Modern cars host numerous special-purpose computing and connectivity devices facilitating the correct functioning of various in-vehicle systems. These devices host complex software systems with over 100-million lines of code, requiring regular and timely updates for functional and security improvements. Addressing the shortcomings of the legacy update system, over-the-air (OTA) software update systems have emerged as an efficient, cost-effective, and convenient solution for delivering updates to automobiles remotely. While OTA offers several benefits, it introduces new security challenges requiring an immediate attention, as attackers can abuse these update systems to undermine vehicle security and safety. This talk will present our two model-based approaches to addressing the security assessment problem for automotive OTA systematically.
Mike Paterson (Warwick University) : Algorithms and Complexity in the UK - A (Personal) History
One person's story of how they found their way into this area during the 60's and 70's.
Rick Thomas (University of St Andrews) : Some Interactions Between Automata Theory and Algebraic Structures in the UK - A (Personal) History
We will survey some of the impact that automata and formal language theory has had on the theory of algebraic structures, particularly group theory, focussing on some work done in the UK. We will also point out some results and questions in automata theory arising from these interactions.
Francesca Toni (Imperial College London) : Argumentative Explainable AI
It is widely acknowledged that transparency of automated decision making is crucial for deployability of intelligent systems, and explaining the reasons why some outputs are computed is a way to achieve this transparency. The form that explanations should take, however, is much less clear. In this talk I will explore two classes of explanations, which I call 'lean' and 'mechanistic': the former focus on the inputs contributing to decisions given in output; the latter reflect instead the internal functioning of the automated decision making fed with the inputs and computing those outputs. I will show how both classes of explanations can be supported by forms of computational argumentation, and will describe forms of argumentative XAI in some settings (e.g. for multi-attribute decision making and machine learning).
John Tucker (Swansea University) : Logic and Computation in the UK - A (Personal) History
Developments in the field as seen through the eyes of a septuagenarian.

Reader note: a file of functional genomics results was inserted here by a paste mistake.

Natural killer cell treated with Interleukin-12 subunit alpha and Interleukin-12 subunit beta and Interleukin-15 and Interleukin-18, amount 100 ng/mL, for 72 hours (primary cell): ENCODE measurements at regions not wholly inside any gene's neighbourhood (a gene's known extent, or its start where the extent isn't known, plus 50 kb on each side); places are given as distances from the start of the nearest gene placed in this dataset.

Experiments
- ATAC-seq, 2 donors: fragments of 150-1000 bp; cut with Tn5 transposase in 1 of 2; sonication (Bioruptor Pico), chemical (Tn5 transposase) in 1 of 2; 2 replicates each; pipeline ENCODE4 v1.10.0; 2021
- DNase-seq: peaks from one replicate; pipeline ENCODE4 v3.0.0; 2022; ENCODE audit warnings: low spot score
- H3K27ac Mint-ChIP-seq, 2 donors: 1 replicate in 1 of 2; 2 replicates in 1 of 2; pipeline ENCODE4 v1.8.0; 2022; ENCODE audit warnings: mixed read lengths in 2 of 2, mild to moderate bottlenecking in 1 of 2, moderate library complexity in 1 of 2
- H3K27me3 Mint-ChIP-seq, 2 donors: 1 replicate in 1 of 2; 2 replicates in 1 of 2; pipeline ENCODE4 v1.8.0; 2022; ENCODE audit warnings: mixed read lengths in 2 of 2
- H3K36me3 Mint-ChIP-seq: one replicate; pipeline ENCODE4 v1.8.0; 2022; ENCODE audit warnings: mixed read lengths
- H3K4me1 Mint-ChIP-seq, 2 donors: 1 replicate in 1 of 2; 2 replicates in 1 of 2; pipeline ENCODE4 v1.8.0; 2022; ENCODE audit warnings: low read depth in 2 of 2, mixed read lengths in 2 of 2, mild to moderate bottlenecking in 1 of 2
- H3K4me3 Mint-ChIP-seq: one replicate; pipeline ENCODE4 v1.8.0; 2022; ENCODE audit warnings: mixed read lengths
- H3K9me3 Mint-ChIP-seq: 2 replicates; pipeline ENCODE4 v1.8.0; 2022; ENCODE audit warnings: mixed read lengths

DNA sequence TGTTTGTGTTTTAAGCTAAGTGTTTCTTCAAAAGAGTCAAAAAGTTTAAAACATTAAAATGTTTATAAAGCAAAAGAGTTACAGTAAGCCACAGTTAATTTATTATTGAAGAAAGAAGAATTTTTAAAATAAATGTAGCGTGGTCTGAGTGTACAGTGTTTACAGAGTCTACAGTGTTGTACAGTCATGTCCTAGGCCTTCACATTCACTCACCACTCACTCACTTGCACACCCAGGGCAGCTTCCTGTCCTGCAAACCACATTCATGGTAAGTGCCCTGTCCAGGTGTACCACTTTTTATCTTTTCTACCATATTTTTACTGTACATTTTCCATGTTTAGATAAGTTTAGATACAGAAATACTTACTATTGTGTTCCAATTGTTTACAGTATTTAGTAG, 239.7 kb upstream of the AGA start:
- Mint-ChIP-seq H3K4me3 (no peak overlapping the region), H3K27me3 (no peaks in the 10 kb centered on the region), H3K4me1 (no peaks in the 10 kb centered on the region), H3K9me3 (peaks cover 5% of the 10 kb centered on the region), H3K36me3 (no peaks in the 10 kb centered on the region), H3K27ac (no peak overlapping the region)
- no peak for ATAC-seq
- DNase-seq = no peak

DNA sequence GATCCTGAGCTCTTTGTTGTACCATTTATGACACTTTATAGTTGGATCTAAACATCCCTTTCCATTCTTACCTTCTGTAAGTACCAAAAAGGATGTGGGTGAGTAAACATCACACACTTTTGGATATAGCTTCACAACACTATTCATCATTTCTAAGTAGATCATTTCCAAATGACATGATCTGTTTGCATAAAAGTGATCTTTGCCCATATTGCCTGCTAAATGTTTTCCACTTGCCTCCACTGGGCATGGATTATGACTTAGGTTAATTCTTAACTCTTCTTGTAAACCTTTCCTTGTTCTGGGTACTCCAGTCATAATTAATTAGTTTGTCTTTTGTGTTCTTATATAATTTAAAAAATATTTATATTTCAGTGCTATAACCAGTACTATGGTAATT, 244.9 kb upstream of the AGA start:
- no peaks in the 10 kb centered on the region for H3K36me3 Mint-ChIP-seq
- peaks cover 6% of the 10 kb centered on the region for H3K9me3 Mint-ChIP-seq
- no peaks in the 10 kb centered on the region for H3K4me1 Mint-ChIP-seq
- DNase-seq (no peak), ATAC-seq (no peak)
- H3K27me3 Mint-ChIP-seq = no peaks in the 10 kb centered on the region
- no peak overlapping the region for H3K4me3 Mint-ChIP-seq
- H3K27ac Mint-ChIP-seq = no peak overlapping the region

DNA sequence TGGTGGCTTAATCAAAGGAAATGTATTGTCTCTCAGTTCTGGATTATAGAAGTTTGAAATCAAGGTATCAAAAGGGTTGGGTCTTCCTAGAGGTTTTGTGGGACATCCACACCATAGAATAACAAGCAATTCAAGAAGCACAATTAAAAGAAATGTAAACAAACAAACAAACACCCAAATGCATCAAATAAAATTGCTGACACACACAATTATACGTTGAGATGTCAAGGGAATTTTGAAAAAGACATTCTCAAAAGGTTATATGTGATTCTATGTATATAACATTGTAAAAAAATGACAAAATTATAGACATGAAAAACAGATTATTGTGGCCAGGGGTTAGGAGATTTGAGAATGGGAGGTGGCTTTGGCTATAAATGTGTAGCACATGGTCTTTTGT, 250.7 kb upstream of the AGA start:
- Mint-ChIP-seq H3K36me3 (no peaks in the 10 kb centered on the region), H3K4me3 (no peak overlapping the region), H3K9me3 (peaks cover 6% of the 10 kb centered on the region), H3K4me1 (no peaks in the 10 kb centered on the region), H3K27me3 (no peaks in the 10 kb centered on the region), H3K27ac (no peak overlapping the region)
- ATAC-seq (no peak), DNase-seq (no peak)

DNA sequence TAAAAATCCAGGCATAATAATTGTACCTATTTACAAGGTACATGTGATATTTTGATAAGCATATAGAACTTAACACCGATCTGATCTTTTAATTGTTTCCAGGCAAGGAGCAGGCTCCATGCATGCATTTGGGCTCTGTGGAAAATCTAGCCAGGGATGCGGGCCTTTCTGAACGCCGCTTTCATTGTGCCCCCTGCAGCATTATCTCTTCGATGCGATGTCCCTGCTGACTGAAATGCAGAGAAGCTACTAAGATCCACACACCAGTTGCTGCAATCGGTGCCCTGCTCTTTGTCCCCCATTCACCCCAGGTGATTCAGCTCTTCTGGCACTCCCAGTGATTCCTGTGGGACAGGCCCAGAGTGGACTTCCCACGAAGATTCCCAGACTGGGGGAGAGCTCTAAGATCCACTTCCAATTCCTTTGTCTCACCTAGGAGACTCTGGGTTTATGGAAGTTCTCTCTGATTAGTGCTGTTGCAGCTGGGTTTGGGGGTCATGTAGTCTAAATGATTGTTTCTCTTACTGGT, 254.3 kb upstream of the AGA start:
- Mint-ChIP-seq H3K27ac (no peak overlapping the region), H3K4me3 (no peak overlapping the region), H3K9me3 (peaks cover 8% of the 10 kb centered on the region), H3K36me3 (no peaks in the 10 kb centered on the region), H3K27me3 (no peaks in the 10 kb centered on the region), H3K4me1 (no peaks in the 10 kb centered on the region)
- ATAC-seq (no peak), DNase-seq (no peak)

Contributed Talks

Ruba Alassaf (University of Manchester) : Uniform Interpolation in Modal Logic
A formula φ' is said to be a uniform Σ-interpolant of φ, if for any ψ over the signature Σ, ψ is implied by φ' if and only if ψ is implied by φ. Uniform interpolation has been the subject of many recent research papers due to its potential use in applications. In this talk, we introduce uniform interpolation and its variants, and present a saturation-based inference system that computes a local uniform interpolant for a formula and a "keep" signature.
Fahad Alhabardi (Swansea University) : Verification of Bitcoin’s Smart Contracts in Agda using Weakest Preconditions for Access Control
This paper addresses the verification of Bitcoin smart contracts using the interactive theorem prover Agda. It focuses on two standard smart contracts that govern the distribution of Bitcoins, Pay to Public Key Hash (P2PKH) and Pay to Multisig (P2MS). Both are written in Bitcoin’s low-level language script, and provide the security property of access control to the distribution of Bitcoins. The paper introduces an operational semantics of the script commands used in P2PKH and P2MS, and formalises it in the Agda proof assistant using Hoare triples. It advocates weakest preconditions in the context of Hoare triples as the appropriate notion for verifying access control. Two methodologies for obtaining human-readable weakest preconditions are discussed in order to close the validation gap between user requirements and formal specification of smart contracts: (1) a step-by-step approach, which works backwards instruction by instruction through a script, sometimes stepping over several instructions in one go; (2) symbolic execution of the code and translation into a nested case distinction, which allows to read off weakest preconditions as the disjunction of accepting paths. A syntax for equational reasoning with Hoare Triples is defined in order to formalise those approaches in Agda.
Richard Allen (Swansea University) : Runtime Verification For Android Security